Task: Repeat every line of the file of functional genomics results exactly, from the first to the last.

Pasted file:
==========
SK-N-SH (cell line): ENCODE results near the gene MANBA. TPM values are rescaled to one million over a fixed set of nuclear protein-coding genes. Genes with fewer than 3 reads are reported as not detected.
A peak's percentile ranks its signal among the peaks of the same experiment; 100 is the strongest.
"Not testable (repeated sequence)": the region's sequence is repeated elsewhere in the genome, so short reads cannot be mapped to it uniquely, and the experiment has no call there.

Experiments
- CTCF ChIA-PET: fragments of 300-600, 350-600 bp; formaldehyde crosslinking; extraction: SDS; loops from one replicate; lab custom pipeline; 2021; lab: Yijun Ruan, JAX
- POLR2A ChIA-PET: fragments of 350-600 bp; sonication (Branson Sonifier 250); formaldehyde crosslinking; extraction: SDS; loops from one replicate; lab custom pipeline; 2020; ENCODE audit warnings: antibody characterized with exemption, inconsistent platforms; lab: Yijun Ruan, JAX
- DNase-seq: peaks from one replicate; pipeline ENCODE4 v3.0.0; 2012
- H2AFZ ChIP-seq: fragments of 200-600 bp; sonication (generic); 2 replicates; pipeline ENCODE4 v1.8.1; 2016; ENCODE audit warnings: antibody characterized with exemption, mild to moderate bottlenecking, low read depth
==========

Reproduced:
SK-N-SH (cell line): ENCODE results near the gene MANBA. TPM values are rescaled to one million over a fixed set of nuclear protein-coding genes. Genes with fewer than 3 reads are reported as not detected.
A peak's percentile ranks its signal among the peaks of the same experiment; 100 is the strongest.
"Not testable (repeated sequence)": the region's sequence is repeated elsewhere in the genome, so short reads cannot be mapped to it uniquely, and the experiment has no call there.

Experiments
- CTCF ChIA-PET: fragments of 300-600, 350-600 bp; formaldehyde crosslinking; extraction: SDS; loops from one replicate; lab custom pipeline; 2021; lab: Yijun Ruan, JAX
- POLR2A ChIA-PET: fragments of 350-600 bp; sonication (Branson Sonifier 250); formaldehyde crosslinking; extraction: SDS; loops from one replicate; lab custom pipeline; 2020; ENCODE audit warnings: antibody characterized with exemption, inconsistent platforms; lab: Yijun Ruan, JAX
- DNase-seq: peaks from one replicate; pipeline ENCODE4 v3.0.0; 2012
- H2AFZ ChIP-seq: fragments of 200-600 bp; sonication (generic); 2 replicates; pipeline ENCODE4 v1.8.1; 2016; ENCODE audit warnings: antibody characterized with exemption, mild to moderate bottlenecking, low read depth